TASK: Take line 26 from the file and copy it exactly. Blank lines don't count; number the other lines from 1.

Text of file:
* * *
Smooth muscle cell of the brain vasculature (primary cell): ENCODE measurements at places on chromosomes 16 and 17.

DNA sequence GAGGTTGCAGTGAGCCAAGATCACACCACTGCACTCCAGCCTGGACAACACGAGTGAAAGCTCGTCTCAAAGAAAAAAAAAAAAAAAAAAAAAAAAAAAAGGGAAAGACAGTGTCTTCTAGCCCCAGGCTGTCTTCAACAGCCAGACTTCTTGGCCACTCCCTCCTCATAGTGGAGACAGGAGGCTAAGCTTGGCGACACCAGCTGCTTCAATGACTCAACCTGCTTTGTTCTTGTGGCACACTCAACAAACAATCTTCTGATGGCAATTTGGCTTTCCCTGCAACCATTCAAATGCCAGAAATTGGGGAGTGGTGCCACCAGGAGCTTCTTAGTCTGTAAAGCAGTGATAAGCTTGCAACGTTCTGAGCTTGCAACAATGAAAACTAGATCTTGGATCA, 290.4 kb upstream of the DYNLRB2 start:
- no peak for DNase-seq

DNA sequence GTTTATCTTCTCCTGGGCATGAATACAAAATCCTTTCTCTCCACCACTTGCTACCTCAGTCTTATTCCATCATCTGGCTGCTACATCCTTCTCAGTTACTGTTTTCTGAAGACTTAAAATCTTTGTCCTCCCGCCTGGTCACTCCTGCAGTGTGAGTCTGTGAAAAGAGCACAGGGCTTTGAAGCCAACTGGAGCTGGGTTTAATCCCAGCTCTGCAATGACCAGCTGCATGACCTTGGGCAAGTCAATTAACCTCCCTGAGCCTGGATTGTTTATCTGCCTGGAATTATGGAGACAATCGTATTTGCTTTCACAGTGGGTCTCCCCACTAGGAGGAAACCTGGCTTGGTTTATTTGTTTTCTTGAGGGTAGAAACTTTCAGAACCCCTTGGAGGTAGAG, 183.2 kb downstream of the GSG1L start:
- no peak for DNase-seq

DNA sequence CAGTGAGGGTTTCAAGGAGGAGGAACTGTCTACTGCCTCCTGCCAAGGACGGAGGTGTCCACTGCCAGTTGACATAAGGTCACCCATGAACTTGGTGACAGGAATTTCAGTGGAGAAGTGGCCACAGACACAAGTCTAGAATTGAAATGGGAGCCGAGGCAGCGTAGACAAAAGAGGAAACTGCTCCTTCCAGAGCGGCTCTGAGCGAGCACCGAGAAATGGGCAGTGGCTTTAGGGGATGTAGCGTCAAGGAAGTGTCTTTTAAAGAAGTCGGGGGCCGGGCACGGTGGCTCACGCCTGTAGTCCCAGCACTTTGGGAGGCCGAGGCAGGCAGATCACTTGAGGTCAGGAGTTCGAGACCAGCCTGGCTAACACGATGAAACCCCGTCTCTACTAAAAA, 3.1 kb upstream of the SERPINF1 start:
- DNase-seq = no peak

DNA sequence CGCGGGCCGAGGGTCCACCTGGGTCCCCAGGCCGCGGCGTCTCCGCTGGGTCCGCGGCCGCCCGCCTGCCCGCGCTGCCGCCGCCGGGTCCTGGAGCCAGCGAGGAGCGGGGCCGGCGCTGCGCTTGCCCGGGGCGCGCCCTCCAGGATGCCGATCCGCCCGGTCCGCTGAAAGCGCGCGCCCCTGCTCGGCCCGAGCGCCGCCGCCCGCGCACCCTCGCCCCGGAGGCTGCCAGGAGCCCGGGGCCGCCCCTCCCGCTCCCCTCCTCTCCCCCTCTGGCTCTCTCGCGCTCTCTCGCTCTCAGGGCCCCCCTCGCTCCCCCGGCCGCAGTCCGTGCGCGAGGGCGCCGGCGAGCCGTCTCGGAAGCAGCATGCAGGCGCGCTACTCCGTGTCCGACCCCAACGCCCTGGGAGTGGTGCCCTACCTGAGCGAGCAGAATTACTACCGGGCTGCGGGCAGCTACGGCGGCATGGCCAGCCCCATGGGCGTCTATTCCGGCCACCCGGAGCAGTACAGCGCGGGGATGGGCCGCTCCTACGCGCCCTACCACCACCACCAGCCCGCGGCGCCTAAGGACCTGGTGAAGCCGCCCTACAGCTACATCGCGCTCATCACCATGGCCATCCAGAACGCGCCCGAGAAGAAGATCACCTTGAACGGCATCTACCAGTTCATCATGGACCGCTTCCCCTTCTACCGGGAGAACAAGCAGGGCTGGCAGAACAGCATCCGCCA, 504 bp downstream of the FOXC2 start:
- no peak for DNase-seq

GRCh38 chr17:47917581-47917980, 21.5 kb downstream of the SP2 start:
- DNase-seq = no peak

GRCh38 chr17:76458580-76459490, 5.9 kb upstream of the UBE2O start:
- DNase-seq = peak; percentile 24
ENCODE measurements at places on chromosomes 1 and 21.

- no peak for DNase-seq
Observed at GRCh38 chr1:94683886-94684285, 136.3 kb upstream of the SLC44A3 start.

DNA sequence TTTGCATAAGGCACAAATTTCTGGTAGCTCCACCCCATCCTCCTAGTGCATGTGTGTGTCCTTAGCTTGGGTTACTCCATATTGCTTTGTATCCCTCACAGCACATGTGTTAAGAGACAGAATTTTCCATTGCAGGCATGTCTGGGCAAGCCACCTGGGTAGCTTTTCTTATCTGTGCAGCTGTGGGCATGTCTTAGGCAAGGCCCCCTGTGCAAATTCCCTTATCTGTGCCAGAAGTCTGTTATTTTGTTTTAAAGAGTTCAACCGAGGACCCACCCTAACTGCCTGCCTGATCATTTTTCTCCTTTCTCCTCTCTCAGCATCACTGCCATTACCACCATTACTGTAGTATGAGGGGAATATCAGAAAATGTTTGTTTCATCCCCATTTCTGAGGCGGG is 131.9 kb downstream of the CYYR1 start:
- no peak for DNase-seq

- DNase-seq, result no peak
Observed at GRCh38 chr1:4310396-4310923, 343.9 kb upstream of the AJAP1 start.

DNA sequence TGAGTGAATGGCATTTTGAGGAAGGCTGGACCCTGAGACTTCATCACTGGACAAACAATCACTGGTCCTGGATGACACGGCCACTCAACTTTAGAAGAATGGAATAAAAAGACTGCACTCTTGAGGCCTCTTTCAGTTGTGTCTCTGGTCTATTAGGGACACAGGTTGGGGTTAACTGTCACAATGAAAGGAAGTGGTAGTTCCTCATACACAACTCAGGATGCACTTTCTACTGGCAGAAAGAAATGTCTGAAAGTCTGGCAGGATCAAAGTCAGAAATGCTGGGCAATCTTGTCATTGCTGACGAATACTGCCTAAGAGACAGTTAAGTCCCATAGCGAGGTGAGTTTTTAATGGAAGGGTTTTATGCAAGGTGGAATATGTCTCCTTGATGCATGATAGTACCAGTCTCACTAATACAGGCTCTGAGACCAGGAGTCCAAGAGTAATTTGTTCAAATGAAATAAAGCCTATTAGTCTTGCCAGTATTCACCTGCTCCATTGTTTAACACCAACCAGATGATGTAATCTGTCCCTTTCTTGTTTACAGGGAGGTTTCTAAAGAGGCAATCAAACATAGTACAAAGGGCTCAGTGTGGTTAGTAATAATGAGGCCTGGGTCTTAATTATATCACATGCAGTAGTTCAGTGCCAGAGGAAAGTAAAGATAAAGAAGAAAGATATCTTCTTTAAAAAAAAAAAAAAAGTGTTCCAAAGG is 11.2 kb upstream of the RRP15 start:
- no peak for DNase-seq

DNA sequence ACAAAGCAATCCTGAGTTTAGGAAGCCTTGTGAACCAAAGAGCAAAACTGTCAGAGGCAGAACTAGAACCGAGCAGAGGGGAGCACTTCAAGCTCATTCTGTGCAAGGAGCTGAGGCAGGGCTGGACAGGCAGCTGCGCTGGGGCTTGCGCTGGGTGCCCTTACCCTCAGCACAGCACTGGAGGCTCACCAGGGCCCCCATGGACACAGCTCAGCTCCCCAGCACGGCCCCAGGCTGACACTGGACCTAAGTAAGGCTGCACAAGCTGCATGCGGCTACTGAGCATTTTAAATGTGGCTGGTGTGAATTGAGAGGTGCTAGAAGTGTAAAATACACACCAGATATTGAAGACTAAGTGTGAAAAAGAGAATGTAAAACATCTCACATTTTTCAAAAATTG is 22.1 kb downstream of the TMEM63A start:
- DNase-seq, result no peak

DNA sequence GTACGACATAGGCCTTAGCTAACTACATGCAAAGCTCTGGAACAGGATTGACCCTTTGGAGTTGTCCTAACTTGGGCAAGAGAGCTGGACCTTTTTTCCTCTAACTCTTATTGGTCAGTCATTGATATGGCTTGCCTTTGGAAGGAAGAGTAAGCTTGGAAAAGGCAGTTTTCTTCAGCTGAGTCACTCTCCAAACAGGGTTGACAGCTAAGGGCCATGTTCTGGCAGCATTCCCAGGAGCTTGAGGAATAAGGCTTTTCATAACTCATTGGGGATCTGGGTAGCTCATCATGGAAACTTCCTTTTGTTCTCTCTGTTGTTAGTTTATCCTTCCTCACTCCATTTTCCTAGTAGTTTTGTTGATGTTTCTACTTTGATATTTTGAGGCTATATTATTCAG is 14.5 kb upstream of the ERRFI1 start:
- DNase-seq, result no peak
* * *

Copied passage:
- DNase-seq, result no peak